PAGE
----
Publishers Weekly - Publisher's Weekly
This spellbinder of a sequel to the Newbery Honor-winning The Thief is every bit as devilishly well plotted and grandly conceived. As it opens, Eugenides the thief has fallen into the clutches of the queen of Attolia, who still seethes from his besting of her (relayed in The Thief). Unwilling to execute him, lest she start a war with the queen of Eddis (Eugenides's cousin and ruler), she orders his hand cut off. The drama is high, and the action grows only more engrossing. As Eugenides tries to reconcile himself to the amputation, war breaks out, involving Attolia, Eddis and Sounis, tiny countries modeled on ancient Greece and other Mediterranean nations. For the most part, Turner eschews battle scenes, although she executes these with flair. Instead, she emphasizes strategy, with brilliant, ever-deceptive Eugenides a match for Odysseus in his wiliness and daring, perpetually catching readers by surprise. When, fairly late in the novel, Eugenides decides that he must wed the fearsome queen of Attolia in order to achieve a more lasting peace--and that he loves her--it requires a certain leap of faith to accept that his terror of her coexists with desire. But Turner's storytelling is so sure that readers will want to go along with her--and discover whatever it is that Eugenides will do next. Ages 10-up. (Apr.) Copyright 2000 Cahners Business Information.|
Children's Literature - Children's Literature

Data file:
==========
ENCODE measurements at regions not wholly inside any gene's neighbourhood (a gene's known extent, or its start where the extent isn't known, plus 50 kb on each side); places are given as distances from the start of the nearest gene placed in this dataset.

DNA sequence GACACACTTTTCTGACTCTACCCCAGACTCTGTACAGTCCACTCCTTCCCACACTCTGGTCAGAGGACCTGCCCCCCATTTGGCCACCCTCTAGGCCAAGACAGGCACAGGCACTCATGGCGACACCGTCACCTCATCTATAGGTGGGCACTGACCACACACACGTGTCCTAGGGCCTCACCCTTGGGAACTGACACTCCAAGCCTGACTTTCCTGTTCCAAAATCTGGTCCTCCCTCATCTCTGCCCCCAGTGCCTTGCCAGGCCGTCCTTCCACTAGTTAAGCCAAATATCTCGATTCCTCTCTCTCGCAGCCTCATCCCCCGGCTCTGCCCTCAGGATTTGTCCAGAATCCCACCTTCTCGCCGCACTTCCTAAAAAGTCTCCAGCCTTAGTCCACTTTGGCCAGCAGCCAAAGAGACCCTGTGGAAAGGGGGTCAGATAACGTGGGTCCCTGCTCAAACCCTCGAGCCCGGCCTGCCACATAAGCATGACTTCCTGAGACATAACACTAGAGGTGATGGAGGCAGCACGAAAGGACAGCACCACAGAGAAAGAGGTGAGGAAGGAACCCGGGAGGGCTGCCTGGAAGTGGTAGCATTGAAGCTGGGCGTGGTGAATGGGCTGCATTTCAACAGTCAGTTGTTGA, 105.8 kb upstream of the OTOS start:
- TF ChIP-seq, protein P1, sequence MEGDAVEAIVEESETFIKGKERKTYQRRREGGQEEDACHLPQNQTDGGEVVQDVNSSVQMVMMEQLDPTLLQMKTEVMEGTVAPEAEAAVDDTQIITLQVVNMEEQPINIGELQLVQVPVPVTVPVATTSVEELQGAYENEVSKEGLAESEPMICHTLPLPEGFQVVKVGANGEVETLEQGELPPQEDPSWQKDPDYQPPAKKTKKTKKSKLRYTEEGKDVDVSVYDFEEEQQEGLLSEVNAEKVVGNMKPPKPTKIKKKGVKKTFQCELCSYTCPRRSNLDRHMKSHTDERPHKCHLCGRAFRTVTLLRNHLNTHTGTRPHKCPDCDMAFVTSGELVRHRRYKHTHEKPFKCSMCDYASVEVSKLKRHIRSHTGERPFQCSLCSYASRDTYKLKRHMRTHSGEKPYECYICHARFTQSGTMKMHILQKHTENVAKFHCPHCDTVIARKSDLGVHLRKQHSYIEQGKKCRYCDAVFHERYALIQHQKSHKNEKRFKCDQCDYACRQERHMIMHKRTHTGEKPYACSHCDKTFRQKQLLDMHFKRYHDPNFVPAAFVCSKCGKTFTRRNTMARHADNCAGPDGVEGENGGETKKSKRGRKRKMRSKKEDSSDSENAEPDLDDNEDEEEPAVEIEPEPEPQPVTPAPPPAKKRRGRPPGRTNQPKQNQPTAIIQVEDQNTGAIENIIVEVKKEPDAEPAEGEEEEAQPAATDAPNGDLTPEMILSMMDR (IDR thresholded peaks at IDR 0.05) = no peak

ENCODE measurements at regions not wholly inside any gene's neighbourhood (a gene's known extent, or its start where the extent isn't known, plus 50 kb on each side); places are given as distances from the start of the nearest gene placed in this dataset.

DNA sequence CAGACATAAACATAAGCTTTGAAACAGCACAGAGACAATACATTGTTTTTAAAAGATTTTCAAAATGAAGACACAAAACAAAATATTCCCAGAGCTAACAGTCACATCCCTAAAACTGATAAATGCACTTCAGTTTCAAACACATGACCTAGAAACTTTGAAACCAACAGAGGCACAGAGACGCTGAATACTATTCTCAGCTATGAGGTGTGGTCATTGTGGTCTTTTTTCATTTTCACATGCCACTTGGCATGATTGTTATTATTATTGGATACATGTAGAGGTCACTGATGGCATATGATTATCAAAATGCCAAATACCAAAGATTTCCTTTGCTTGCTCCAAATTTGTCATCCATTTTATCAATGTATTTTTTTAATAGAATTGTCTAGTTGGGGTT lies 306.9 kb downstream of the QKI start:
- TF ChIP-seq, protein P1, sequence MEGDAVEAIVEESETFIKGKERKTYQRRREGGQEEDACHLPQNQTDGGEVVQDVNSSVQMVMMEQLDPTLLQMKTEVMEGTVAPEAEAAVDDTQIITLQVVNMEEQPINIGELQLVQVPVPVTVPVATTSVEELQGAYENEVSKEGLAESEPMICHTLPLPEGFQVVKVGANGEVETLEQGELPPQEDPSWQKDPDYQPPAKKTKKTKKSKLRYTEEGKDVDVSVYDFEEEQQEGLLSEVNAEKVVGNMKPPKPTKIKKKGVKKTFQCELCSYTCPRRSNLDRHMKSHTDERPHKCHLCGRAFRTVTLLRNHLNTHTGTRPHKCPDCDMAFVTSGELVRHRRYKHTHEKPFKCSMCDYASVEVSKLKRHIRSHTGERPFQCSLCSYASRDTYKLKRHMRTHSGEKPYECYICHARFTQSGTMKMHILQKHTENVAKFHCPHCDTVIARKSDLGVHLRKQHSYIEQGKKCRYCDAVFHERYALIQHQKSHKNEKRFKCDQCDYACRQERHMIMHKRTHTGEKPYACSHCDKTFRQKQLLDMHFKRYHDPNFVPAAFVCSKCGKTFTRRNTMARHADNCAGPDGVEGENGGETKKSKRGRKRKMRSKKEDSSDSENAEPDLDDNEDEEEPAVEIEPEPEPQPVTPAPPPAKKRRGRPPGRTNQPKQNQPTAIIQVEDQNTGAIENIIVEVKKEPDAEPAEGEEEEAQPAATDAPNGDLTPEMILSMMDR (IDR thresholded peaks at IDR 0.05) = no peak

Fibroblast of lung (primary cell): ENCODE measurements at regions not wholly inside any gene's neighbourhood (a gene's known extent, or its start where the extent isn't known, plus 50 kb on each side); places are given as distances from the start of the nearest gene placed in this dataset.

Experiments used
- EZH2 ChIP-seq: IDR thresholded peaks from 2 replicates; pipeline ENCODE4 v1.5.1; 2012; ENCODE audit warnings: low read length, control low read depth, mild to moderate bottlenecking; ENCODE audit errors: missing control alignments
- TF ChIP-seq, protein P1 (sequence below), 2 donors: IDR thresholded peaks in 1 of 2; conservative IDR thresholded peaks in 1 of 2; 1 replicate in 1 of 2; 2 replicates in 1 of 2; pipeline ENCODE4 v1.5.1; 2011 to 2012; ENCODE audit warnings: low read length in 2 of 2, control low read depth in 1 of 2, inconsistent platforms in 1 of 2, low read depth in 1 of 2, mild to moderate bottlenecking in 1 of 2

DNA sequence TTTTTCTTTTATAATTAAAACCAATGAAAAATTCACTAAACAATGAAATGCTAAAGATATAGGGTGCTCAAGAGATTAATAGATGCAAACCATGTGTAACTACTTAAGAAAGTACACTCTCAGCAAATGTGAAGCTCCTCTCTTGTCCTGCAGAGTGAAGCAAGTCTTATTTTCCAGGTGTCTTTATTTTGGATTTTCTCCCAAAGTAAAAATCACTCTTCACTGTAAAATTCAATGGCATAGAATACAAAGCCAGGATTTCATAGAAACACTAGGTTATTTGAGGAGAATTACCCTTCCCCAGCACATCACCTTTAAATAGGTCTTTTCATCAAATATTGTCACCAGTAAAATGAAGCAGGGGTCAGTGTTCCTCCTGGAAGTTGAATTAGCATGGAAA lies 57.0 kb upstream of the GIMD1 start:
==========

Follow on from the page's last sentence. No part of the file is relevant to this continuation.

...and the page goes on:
Shrouded in political agendas, this fantasy-fiction quickly begins with excitement and mystery. As the tale unfolds, readers learn of several monarchies that are vying for political dominance. The story centralizes on the infamous Thief of Eddis, who has an uncanny ability to steal. Within pages though, the Thief's strength is eliminated; however, readers soon learn that the Thief is brilliant in more than just thievery. In this captivating story of super powers strategizing in battle, themes of pride, power, trust, and materialism become major impetus for military actions. Readers see how pre-nuclear weaponry sufficed in battle and how landscapes played an essential role in a dynasty's strengths. Situated in an age where transportation was limited, the modern conveniences found in today's society may be more deeply appreciated. As strategy and wisdom often supercedes power and strength in these war games, readers get a glimpse into political and intellectual planning. While the book is recommended for readers ten and up, older readers may find more success in following the complex web of monarchs, ambassadors, and military events that floods its pages. 2000, HarperCollins Children's Books/HarperCollins Publishers, Ages 12 up, $15.95. Reviewer: Melinda TierneyChildren's Literature